Three Homilies from Cambridge, Corpus Christi College 41: The Assumption, St. Michael and the Passion
A.J. Pell is editor of the Canadian Evangelical Review and an instructor
of Liturgy, Anglican Studies Program, Regent College, Vancouver.
There are times when the work of a scholar in one discipline can enrich the studies of those engaged in a different field. This volume represents just such an occasion. Raymond J.S. Grant is a professor of English at the University of Alberta; his field is Anglo-Saxon. Cambridge, Corpus Christi College 41 is an early eleventh century manuscript version of the Old English Historica Ecclesiastica by the Venerable Bede. Added to this work are six anonymous mid-eleventh century homilies which are found in the margins and at the end of the Bede text. Grant has used his expertise to translate the three previously unpublished Anglo-Saxon homilies and has thus made them available to theologians.
Each of these homilies, “The Assumption of the Virgin”, “In Praise of St. Michael,” and “The Passion of the Lord,” is reproduced with the text in the original Anglo-Saxon on left-hand pages and the modern English translation on the facing page. The editor provides an introduction to the whole CCCC 41 document at the beginning of the book and then an introduction for each homily in its turn. Because of the modern church’s tendency to ignore Michael, the notes preceding the second homily are particularly detailed. All of the author’s writings are carefully and extensively footnoted. Each homily is followed by two generous sets of endnotes, the first to indicate the editor’s own decisions on how to print the handwritten text and the second to provide an understanding of the background, possible sources, and scholarly references for readers. Grant is to be congratulated for the profusion and high quality of these various notes.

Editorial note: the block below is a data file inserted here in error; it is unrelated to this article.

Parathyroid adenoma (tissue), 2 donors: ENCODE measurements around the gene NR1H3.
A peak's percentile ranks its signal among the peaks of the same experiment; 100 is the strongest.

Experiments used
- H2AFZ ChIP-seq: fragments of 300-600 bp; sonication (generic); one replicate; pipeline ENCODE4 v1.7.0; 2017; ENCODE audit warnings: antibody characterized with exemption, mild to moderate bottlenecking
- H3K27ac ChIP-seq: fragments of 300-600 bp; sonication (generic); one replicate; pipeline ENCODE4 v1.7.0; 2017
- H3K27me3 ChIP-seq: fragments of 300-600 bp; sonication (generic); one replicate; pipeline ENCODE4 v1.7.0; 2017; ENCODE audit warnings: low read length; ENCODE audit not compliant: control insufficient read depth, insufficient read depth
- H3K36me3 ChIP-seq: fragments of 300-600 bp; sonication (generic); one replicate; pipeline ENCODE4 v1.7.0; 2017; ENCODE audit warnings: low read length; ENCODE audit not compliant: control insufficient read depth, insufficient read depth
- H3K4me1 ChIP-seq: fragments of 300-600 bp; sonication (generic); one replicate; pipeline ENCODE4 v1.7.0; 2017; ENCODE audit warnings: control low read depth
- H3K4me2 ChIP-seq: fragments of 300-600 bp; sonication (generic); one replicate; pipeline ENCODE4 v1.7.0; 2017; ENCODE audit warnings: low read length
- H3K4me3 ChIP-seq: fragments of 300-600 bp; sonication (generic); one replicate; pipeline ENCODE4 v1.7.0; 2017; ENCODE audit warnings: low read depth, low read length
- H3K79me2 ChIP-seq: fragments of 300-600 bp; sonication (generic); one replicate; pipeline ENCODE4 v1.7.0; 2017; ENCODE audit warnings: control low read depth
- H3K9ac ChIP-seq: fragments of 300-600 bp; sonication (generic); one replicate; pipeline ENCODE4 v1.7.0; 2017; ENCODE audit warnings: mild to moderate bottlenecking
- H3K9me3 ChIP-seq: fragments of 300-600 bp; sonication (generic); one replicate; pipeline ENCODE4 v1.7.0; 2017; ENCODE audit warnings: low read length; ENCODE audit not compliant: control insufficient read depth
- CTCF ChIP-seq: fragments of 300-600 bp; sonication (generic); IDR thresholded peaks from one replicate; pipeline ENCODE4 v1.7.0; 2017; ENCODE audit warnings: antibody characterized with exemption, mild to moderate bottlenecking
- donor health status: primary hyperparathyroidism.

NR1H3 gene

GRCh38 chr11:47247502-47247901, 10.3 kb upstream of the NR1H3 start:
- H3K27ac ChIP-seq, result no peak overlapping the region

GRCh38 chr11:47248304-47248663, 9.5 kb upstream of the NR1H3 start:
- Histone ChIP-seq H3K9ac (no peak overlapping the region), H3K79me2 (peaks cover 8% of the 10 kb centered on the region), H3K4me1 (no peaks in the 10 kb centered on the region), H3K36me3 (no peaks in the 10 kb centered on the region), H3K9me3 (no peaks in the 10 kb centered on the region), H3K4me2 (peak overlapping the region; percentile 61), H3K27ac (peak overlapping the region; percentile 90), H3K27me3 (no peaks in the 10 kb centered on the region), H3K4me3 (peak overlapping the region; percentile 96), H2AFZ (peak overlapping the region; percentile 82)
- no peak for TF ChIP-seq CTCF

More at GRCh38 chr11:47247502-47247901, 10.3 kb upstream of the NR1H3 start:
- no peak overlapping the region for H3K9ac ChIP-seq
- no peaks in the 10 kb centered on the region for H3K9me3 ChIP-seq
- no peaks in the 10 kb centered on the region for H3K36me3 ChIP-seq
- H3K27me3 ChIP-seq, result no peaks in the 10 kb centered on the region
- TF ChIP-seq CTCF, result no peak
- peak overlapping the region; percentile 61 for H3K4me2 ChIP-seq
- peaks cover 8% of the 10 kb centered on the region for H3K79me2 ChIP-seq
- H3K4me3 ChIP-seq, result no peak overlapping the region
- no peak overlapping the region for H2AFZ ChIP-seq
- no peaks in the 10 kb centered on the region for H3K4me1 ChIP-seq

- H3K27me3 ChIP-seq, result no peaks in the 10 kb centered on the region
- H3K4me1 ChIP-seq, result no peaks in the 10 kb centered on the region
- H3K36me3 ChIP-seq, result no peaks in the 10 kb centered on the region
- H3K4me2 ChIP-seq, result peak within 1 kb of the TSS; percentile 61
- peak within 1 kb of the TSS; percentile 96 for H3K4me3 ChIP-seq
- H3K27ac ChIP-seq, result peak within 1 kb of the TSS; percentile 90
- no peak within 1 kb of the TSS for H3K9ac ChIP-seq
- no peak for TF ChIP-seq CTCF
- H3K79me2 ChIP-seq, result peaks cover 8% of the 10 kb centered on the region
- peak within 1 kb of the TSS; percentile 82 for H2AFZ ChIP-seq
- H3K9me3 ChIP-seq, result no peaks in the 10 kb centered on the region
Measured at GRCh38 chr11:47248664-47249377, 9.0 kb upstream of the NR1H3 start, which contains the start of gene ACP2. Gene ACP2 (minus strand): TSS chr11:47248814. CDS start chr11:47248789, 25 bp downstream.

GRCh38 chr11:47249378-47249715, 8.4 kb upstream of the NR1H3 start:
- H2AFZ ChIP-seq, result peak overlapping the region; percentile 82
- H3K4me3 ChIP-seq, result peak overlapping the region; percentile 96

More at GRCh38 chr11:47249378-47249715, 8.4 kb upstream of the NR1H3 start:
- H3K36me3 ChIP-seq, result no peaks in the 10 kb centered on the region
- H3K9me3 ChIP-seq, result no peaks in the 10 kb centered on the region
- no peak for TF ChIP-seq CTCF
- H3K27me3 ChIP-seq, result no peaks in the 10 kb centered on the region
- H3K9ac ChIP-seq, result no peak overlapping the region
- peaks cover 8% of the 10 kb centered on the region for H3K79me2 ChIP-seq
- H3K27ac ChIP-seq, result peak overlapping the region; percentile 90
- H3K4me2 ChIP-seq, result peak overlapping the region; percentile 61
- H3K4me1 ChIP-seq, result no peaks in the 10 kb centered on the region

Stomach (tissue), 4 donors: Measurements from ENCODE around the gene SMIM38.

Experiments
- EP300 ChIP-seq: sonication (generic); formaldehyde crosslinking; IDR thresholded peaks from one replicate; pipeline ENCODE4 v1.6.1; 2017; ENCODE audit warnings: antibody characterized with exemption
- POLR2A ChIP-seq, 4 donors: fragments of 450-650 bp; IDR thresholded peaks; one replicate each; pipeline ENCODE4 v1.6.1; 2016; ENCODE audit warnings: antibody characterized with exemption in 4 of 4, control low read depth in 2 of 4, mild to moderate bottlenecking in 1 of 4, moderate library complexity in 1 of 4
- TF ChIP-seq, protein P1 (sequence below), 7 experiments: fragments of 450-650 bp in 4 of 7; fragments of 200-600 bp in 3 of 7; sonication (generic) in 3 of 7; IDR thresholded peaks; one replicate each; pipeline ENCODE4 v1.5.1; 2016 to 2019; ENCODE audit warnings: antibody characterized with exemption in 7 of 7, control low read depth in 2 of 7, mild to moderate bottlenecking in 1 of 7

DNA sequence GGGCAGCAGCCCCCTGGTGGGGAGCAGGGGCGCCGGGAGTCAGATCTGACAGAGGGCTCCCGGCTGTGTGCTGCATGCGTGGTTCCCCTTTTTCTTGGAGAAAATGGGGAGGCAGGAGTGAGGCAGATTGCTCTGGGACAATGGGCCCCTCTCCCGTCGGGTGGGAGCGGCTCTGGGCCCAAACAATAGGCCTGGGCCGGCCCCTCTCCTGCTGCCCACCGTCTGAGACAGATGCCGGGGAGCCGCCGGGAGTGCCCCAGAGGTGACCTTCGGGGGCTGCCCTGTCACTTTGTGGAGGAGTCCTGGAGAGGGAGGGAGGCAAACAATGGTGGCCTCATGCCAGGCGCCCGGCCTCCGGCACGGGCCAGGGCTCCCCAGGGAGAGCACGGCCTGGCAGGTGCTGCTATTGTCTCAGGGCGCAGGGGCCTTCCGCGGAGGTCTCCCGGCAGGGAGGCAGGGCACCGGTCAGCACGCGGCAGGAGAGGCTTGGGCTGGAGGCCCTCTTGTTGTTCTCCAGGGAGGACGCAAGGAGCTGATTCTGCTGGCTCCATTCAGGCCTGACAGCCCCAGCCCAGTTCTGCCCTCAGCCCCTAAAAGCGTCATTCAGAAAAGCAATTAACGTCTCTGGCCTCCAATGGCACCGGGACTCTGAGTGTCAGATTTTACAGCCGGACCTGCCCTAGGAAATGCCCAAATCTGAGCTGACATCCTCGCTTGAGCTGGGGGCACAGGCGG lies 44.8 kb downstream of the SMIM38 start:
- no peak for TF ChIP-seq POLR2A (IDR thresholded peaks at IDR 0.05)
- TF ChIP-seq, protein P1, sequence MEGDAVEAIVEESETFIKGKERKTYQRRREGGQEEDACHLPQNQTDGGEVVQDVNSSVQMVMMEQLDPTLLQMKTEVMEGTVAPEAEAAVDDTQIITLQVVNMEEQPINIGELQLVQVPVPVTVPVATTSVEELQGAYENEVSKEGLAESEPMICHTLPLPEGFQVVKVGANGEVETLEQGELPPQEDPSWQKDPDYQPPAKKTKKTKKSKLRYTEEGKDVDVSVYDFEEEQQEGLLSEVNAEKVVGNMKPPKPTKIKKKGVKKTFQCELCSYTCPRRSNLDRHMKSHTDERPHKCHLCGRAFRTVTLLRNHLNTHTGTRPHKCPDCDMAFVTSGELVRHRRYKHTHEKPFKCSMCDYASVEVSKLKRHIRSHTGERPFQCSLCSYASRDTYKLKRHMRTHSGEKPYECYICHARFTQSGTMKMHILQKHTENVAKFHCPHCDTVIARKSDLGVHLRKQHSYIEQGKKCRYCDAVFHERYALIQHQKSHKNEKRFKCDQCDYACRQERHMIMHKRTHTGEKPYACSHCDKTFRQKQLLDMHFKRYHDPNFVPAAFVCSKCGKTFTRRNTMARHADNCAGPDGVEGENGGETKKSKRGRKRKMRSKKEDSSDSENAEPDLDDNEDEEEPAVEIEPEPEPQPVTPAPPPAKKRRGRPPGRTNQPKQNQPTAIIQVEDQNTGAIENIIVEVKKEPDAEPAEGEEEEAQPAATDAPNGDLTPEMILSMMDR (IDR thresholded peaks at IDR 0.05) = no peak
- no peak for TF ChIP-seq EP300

This volume is of great value in two ways. On the one hand, literary and theological scholars now have these three homilies at their disposal for further study. On the other hand, general readers interested in Christian spirituality from other eras can get a taste of the oral teaching which informed the lives of Anglo-Saxon Christians. Seminaries and universities with post-graduate programmes in English would enrich their libraries with the addition of this volume.